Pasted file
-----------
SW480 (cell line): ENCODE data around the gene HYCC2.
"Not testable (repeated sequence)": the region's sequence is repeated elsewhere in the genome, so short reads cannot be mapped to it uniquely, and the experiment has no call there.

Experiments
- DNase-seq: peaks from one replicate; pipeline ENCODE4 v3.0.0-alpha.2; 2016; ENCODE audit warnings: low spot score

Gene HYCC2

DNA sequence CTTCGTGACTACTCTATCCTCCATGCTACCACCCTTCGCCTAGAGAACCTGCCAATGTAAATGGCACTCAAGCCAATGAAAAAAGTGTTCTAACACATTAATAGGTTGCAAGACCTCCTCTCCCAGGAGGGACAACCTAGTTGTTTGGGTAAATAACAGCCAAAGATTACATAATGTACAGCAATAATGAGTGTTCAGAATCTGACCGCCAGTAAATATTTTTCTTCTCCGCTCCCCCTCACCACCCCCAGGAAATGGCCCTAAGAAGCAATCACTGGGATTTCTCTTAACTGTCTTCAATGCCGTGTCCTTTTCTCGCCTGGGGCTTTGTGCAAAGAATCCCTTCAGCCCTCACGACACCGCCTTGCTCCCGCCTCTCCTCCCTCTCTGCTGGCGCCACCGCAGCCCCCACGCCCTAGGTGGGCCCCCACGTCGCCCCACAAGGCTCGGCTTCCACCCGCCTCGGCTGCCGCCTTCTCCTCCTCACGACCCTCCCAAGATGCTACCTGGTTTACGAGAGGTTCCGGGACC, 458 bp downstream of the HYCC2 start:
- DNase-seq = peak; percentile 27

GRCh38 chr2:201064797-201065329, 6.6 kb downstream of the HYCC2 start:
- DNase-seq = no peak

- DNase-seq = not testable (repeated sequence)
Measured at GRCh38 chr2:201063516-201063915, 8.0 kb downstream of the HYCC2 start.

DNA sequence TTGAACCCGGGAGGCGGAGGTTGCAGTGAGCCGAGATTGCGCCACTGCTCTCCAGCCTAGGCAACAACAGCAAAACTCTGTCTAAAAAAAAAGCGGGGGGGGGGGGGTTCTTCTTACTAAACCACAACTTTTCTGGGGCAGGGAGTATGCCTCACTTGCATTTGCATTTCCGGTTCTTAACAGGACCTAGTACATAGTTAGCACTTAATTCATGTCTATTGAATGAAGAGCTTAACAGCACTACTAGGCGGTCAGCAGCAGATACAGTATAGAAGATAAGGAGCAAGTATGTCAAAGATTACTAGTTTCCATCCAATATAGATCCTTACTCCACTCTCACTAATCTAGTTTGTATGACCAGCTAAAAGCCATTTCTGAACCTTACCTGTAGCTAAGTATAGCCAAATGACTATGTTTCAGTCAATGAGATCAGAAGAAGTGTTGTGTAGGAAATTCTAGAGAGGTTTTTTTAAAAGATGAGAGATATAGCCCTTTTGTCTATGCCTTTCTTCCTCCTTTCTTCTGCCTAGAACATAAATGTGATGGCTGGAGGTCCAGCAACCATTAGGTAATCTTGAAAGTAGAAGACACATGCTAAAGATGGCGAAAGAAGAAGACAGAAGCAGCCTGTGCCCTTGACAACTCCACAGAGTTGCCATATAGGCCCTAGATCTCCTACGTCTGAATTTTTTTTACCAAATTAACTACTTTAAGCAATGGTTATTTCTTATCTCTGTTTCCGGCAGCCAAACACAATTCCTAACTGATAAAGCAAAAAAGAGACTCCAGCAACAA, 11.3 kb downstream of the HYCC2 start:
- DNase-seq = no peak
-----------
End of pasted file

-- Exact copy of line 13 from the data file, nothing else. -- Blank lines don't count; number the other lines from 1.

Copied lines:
- DNase-seq = no peak